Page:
You decide to take your new lady back to your lovenest but damn, the car is in the garage. "We gotta get at bus ohm annus".!" At the bus stop you steal a little kiss. "Oi, you casn't do at yer" says an old lady waiting in the queue. On the bus home, you pass some youngsters indulging in that favoured Bristolian sport (in some areas) of joyriding (see ambulance drivers above). As the Ford Fiestawl rounds a corner almost on two wheels you might comment "Blige, ee anked that round the corner mind".
The course of true love will not run smoothly unless you learn the proper way to address your Bristolian paramour. Suggesting she come in for a nightcap will elicit a blank stare so you need to remember to ask "yous cummin up for a coffee and a massarge like?'" And don't forget your manners on the bus home either. "Churz Drive" is the accepted way to thank the bus driver.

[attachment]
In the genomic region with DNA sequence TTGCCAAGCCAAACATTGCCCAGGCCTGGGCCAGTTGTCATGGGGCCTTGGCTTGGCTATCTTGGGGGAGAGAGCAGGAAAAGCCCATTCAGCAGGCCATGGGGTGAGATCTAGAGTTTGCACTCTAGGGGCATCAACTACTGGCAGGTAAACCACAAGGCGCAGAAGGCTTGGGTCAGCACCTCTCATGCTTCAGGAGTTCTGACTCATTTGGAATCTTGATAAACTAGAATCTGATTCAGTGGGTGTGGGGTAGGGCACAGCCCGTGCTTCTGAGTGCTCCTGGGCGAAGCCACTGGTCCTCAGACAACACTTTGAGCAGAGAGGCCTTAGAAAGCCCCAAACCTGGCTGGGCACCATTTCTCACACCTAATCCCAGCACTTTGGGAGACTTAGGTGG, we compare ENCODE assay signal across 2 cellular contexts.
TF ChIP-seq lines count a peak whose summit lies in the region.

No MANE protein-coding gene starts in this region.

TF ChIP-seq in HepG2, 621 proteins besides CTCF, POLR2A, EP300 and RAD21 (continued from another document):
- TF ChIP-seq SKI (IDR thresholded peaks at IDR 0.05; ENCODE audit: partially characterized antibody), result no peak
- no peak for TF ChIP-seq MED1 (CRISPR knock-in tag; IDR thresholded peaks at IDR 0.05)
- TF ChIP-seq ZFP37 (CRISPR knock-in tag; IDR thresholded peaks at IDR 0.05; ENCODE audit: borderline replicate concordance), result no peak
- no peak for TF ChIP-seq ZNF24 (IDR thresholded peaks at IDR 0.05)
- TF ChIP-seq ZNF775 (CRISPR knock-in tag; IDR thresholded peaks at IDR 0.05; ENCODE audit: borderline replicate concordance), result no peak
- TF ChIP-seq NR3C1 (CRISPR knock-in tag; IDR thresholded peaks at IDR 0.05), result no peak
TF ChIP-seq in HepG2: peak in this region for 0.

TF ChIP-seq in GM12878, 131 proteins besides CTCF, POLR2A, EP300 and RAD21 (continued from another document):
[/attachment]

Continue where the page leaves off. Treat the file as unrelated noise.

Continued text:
The following day, with the benefit of sunlight and a clear head, you look over at your luvver. "Blige, what a munter" you whisper, (or even a 'minger'). She certainly not as good looking as she was last night! Worse still, you remember she's a "meader" (see ab above) "Oi, oo called I a munter? Ark at eee, ees a bleeden minger like" she says, all indignant, lighting up a 'scutler' (Lamber and Butler cigarette). Oh well, whoever said love as easy?

So there you have it, a brief introduction to the wonderful world of Brizzle English. Mint innit! Make sure you practice every night.

NB: No Bristolians were intentionally hurt in the writing of this blogpost


Dumdad said...

Hi and good luck with your new blog.

I read The Slap this summer and enjoyed it, with one proviso. It is an intriguing novel and well written although I felt that the sex scenes were unnecessarily brutal and crude. Moi a prude? No, I thought it was odd that ALL the characters seemed to have rough, odd sex and then I realised why. The author is homosexual and he was writing from his viewpoint. And I'm not homophobic either and I might be wrong. Still, what do I know? Maybe I should get out more!

il postino said...

well swede ard. that won't no minger. i was thinking of going to the museum of rural life to listen to recordings of somerset being spoken but now i shall rethink and go on a bus / get BT round / drink cider in the nearest shopping mall and try and sell my baby for a CD.... thank you melanie. that was a treat.